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Mika Tamski

I did my first degree in at the Manchester Metropolitan University. At least the first degree I actually finished... My 2nd degree is from the University of Tampere, Finland, where I studied at the Faculty of Business Administration and Economics. I Started there at 2003 but did not actually finish until 2009, just before beginning the AS:MIT course.

Title of my Project

Electroanalytical Investigation of the Properties of Single Crystal Boron Doped Diamond (SCBDD)

Abstract of my Project

Diamonds are known of their special properties. They are physically robust and chemically inert, have a high thermal conductivity and can act as an insulators. Adding an impurity, such as Boron, into the diamond lattice causes an extra valency into the lattice because Boron has only three valence electrons. These valencies can facilitate the movement of electrons through the diamond lattice and make diamond an electric conductor.

Adding Boron into the lattice has its drawbacks. Because Boron is slightly smaller atom than Carbon each Boron distorts the lattice slightly thus weakening the bonds throughout the crystal lattice. Also since one covalent bond is effectively missing it is easy to see that higher the Boron concentration in the lattice, better the electric conductivity of the diamond (due to holes) but worse the other diamond properties. It is therefore important to determine the concentration of Boron that gives an optimal (metallic) conductivity to the material but still retains all of the physical and chemical properties of diamond. This can lead to new improved applications in electroanalytical sensing.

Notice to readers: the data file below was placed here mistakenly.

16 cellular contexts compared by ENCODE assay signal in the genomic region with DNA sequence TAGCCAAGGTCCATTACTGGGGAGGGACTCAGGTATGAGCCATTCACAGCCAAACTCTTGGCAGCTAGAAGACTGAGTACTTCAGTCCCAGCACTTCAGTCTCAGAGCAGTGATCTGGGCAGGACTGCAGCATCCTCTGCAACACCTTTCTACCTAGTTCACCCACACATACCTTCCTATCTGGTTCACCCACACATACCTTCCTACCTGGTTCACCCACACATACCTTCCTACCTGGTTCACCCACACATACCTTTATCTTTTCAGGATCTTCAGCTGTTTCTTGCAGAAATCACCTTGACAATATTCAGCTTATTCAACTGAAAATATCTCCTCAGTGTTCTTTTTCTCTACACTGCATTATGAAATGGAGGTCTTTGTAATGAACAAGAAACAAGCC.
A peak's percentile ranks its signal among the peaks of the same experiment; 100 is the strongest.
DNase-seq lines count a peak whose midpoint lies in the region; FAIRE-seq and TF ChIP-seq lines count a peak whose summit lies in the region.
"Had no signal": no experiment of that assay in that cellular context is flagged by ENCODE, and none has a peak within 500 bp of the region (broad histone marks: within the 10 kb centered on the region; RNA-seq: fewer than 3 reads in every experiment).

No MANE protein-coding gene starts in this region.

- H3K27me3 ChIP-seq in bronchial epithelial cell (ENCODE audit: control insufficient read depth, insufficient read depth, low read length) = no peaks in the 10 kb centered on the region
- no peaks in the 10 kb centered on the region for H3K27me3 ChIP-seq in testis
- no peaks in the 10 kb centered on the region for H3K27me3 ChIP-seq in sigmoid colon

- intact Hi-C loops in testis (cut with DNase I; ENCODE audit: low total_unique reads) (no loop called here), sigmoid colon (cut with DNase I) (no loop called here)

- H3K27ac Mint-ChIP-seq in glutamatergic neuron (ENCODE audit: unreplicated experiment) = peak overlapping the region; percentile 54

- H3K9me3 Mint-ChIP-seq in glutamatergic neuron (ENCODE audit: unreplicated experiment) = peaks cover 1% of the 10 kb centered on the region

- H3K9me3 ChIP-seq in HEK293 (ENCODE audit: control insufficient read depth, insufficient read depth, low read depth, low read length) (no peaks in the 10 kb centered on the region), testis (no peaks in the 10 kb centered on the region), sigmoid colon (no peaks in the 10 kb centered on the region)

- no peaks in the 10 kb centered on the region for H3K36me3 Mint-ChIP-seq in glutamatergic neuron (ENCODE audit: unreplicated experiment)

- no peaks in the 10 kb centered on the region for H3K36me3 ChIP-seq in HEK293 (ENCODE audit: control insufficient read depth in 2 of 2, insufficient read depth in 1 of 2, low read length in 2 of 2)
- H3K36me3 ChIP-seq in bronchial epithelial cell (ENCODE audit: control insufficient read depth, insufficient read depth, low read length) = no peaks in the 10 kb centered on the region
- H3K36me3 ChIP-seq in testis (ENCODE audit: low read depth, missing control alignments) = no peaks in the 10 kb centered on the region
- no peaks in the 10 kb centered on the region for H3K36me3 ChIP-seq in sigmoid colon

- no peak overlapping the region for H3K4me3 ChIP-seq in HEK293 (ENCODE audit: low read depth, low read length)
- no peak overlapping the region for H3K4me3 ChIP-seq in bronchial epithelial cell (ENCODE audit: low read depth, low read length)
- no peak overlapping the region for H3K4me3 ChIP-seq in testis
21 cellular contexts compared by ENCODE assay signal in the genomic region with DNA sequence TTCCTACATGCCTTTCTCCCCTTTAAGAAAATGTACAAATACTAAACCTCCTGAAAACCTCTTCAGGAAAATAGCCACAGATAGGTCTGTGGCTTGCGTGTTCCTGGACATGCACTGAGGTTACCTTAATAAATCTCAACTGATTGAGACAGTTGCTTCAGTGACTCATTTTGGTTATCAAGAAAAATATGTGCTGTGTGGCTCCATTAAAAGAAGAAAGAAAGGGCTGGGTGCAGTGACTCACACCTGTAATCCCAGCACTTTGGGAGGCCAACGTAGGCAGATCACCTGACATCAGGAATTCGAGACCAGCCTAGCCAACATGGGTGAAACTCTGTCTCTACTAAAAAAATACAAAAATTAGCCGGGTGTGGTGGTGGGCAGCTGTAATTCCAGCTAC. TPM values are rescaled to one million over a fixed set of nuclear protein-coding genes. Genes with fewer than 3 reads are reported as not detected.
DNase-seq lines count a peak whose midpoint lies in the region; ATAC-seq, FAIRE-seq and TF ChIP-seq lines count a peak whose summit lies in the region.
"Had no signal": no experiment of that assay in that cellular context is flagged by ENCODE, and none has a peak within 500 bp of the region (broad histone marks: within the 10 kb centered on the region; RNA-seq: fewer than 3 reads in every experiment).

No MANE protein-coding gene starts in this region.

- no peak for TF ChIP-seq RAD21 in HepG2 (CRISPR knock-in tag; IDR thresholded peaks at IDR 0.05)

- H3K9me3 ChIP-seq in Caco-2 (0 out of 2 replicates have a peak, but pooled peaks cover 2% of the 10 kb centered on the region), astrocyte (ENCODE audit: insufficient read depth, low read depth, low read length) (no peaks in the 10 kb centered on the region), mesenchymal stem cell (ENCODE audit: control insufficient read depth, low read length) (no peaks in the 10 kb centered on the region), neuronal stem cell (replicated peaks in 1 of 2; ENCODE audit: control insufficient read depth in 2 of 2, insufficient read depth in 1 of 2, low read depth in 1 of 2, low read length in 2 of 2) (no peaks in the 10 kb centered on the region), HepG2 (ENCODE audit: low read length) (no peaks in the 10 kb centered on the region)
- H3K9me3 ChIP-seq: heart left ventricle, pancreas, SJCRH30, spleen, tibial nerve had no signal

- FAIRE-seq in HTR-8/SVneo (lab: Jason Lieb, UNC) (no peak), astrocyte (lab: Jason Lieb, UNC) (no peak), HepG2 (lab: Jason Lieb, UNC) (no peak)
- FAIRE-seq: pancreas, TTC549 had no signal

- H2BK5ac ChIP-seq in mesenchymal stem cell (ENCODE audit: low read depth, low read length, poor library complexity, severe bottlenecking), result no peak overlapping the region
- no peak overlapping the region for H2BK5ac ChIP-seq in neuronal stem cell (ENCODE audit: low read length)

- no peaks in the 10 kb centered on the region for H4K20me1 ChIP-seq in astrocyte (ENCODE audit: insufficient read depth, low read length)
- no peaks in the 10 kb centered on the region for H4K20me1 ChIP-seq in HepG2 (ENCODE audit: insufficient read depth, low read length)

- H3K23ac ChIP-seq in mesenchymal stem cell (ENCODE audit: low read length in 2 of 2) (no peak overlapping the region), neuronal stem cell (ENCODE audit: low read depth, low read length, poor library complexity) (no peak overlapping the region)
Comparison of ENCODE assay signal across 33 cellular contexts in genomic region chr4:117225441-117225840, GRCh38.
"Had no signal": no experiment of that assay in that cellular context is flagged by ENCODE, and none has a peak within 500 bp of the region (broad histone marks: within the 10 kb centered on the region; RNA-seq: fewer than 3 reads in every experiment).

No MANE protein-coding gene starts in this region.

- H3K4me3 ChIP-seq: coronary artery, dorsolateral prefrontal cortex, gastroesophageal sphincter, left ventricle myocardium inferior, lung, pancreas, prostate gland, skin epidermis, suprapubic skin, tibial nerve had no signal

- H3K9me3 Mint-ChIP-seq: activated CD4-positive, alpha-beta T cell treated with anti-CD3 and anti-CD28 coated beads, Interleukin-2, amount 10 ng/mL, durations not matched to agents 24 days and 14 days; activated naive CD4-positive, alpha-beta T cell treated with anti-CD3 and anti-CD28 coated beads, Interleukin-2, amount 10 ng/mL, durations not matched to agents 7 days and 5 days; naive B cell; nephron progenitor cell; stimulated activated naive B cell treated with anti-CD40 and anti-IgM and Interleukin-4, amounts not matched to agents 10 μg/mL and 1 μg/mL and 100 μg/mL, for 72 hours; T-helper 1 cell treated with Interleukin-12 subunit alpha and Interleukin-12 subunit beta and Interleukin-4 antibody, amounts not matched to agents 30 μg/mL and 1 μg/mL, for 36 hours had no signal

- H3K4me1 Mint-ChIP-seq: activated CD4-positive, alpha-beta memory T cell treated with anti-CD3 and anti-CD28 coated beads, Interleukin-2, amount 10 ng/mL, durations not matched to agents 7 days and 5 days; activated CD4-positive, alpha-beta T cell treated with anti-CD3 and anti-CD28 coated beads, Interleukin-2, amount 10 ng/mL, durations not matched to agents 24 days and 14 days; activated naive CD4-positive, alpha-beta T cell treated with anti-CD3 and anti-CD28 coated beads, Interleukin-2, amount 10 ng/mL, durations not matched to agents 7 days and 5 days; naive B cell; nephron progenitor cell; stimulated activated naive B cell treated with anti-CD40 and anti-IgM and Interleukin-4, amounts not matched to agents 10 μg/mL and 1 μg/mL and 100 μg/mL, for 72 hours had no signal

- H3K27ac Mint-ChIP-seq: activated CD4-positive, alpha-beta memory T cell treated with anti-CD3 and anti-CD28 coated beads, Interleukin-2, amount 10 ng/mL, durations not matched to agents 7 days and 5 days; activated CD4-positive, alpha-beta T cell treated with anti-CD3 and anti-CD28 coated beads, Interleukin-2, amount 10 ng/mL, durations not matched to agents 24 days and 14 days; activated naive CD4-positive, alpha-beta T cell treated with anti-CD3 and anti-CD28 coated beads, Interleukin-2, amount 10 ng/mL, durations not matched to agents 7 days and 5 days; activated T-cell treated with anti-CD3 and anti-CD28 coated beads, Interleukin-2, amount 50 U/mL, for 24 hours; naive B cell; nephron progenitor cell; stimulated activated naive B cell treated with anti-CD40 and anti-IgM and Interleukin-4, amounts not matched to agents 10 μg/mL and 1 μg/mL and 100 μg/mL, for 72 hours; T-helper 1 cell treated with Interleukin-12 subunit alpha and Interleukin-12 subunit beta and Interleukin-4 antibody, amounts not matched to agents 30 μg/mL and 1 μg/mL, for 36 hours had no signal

1. Capillary measurements

Capillary measurements are a fast way to probe the electrochemical behavior of a conducting material. A small (50 to 70 um in diameter) capillary filled with electrolyte is brought to near contact with the sample surface so that the meniscus at the capillary tip makes a contact with the sample. A schematic presentation of the system is shown in Image 1 [1]. The circuit is completed via a gold contact on the sample enabling the characterization of the conducting properties of the material. A cyclic voltammogram (Image 2) can be recorded with such a setting to investigate the electrochemical properties of the sample.







2. Intermittent Contact-Scanning Electrochemical Microscopy (IC-SECM):


IC-SECM allows the electric conductivity and the surface topography to be determined simultaneously and independently [2]. At least in theory the surface of the SCBDD scould be completely flat without any features and electrochemically homogenous. As the capillary measurements are confined to the area of the capillary used (50-70 um) and do not give information of the topography IC-SECM is used to gain further information of the Boron doped diamond samples. Images 3 and 4 display the topography and electrical conductivity of gold bands recorded with 10 micrometer UME.





  1. J. Phys. Chem. C 2010, 114, 13241–13248
  2. Anal. Chem. 2010, 82, 6334–6337